"California is the one state - the one state - that actually has a goal of reducing the consumption of oil, gas and coal and other fossil fuels," said Brown as calls of "No fracking!" erupted at him from the hall floor. "I challenge anybody to find another state that is on that path, a serious path."
State an energy leader
The state is a leader in renewable energy, energy efficient buildings and appliances, and as a consumer of electric cars, the governor said.
"Would it be that we could only do one thing to solve climate change. That is not the way it is," said Brown, who said the state must now expand technology and invest in "massive renewable energy, different kind of grids."
Brown, who late last year signed SB4, a bill that critics said opens the door to greatly expanded fracking, appealed to the sign-waving protesters. "We have to do it all and we can't just have it limited to one thing," he said. "We have to do the whole story."
Through it all, Brown himself appeared unruffled by the hecklers, telling them at one point, "I got it."
And as he left the stage, the governor told them, "Keep protesting," even stopping to shake some of the protesters' hands.
But Brown's position on fracking was directly challenged by Tom Steyer, a billionaire climate change activist who said any discussion on fracking "should not even take place" until big oil and energy interests "are paying their fair share - and have demonstrated beyond a reasonable doubt that (fracking) can be done safely."
Steyer, whose support of a ballot measure for an oil extraction tax has been criticized by Brown, told the convention crowd it was time to "level the playing field" between local communities and big business in California. The activist said that, just as a two-thirds vote is required by the Legislature to pass new taxes, it should be required at the county level "as a requirement for the approval of fracking."
That would "empower local communities to secure the safety and health provisions their people deserve; it will give communities the right to determine whether fracking really is in their interest; and it will give the people the same two-thirds protections that businesses currently enjoy" in the passage of new taxes, he said. Keynote disrupted The lively scene took place during the governor's keynote at the three-day state Democratic convention, an event that drew 3,000 delegates and party activists to plan strategy and seek endorsements for the 2014 midterm elections. Throughout the day, party members heard not only from Brown, 75, but also from a crowd of Democrats running for statewide offices - or perhaps eyeing a future run. They were also given a glimpse of what's to come from two leading California Democrats widely expected to seek higher office in 2018. Both Attorney General Kamala Harris - who strongly pitched women voters on her leadership in the area of human trafficking - and Lt. Gov Gavin Newsom - who threw a glitzy party to remind LGBT Democrats of his key role in advancing the issue of same-sex marriage - worked the convention caucuses.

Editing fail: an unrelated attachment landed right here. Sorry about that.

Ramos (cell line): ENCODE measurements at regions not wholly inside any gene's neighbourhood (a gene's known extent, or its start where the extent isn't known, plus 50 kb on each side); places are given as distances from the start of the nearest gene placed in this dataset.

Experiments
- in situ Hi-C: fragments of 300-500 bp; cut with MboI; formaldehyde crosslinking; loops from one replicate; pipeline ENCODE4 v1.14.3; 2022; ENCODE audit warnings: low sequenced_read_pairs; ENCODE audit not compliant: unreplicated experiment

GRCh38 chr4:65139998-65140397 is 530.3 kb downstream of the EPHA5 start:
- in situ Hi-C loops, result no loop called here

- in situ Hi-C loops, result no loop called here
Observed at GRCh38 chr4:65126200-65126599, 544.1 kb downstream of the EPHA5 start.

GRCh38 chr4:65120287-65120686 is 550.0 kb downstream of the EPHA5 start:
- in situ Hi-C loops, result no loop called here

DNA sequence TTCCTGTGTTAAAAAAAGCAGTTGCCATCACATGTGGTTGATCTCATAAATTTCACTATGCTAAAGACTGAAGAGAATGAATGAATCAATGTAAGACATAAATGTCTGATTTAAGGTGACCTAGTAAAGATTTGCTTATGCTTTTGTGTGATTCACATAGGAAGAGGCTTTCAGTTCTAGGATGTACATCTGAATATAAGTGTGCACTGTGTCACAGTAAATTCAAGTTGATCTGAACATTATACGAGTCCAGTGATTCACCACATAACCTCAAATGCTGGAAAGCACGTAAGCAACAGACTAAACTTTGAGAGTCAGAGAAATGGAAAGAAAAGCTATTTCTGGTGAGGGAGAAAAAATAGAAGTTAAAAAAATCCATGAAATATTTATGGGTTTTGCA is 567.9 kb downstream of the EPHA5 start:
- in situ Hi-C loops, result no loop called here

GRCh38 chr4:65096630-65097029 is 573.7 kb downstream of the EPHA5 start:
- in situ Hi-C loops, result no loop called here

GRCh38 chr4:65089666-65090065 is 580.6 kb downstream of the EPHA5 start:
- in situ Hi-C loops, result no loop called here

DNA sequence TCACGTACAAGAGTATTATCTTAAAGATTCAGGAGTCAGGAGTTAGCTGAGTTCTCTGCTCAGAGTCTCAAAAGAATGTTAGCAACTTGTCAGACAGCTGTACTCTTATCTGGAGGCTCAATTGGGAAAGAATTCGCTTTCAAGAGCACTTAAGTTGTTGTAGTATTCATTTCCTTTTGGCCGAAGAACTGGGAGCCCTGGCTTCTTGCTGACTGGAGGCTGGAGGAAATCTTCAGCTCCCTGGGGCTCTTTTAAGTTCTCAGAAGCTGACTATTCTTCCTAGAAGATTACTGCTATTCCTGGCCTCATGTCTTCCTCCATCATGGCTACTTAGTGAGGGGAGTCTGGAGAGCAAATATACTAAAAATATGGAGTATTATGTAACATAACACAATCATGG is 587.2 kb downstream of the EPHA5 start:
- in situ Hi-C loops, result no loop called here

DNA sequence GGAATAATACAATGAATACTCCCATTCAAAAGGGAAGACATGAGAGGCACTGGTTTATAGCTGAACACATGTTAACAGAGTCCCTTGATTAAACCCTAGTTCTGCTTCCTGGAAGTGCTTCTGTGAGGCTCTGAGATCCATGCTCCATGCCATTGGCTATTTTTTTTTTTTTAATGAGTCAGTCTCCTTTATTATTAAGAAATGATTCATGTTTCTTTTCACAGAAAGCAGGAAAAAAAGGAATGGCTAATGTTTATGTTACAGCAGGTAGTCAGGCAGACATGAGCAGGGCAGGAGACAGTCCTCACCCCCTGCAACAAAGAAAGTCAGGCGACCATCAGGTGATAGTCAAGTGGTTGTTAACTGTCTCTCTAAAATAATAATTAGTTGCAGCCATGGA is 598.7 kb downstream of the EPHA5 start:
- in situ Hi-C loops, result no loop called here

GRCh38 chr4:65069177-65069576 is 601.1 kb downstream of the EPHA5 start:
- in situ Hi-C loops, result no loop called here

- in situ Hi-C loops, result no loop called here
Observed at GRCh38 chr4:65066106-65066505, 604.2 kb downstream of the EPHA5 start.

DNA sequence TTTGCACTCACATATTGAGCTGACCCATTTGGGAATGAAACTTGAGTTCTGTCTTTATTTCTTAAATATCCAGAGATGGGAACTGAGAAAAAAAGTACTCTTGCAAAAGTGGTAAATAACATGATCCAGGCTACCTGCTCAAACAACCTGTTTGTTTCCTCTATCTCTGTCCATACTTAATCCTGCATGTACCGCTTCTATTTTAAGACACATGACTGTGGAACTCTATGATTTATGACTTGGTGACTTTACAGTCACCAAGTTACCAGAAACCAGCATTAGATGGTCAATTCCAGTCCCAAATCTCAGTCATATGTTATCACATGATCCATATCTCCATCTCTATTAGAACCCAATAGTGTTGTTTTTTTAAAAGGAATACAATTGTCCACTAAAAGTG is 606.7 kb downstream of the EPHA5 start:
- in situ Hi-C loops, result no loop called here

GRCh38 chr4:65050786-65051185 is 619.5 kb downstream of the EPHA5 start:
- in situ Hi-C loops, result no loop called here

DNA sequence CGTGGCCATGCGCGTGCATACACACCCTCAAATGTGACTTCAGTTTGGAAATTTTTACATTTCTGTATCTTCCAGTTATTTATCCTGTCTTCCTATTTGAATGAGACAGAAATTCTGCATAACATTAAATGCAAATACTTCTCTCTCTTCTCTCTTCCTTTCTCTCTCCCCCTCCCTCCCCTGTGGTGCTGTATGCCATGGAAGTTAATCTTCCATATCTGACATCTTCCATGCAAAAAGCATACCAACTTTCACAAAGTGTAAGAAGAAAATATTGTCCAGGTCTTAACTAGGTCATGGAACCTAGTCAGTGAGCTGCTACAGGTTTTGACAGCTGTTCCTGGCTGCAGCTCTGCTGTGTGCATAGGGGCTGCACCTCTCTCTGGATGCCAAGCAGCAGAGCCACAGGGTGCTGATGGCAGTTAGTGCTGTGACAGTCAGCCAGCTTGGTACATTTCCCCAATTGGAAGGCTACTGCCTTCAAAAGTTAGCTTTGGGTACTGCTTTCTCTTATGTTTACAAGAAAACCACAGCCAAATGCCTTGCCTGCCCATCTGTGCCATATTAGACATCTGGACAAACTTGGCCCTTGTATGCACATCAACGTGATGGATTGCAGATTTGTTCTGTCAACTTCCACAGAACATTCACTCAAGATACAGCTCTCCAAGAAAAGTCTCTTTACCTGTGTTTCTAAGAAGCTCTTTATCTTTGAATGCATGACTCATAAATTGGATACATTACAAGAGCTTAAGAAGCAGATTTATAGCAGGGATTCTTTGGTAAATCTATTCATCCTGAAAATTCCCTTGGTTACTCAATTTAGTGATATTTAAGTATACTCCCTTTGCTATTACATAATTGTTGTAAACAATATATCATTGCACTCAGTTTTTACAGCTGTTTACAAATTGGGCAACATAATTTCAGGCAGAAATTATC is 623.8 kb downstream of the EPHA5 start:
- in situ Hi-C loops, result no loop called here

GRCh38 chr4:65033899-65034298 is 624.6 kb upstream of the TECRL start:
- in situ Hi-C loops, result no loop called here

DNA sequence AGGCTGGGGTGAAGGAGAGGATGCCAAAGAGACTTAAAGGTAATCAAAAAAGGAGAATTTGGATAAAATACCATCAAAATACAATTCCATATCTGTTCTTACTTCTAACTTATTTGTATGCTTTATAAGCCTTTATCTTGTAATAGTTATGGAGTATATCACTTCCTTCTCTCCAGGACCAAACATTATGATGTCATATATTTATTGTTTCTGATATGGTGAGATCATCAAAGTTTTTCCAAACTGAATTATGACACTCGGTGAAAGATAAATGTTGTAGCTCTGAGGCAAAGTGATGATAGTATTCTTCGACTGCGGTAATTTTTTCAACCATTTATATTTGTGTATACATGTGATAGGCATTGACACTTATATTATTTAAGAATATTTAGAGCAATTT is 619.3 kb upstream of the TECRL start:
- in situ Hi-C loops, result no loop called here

And Steyer, viewed as a potential California Democratic candidate in the future, drew plenty of delegate cheers for his remarks.
But it was Brown's speech that drew the most impassioned response from delegates. Many said they supported the governor on his aggressive climate change agenda that includes high-speed rail - but hoped to change his mind on fracking.
"His speech was great. He did a good job and on climate issues and environment, he actually said the right things," said Oakland Councilman Dan Kalb, who wore a large anti-fracking sticker on his suit coat.
But "on fracking, he needs to move in a different direction," said Kalb. The councilman said he is encouraged there is a growing coalition of officials around the state now pushing for a fracking ban.
Push to ban fracking
"The momentum has changed dramatically from the past year and a half on fracking, and they're going to have to do something a little differently in Sacramento," Kalb said. "It will happen over time."
Harris told Democrats that in 2014, they must be ready to fight on all fronts to counter what she called a Republican "coordinated attack on our middle class, on our working men and women," and on public employee unions like nurses, teachers and firefighters.
"Let's wake up our neighbors, our families and our communities, because we know so goes California, so goes the rest of the nation," she said.
Link to original article from SFGate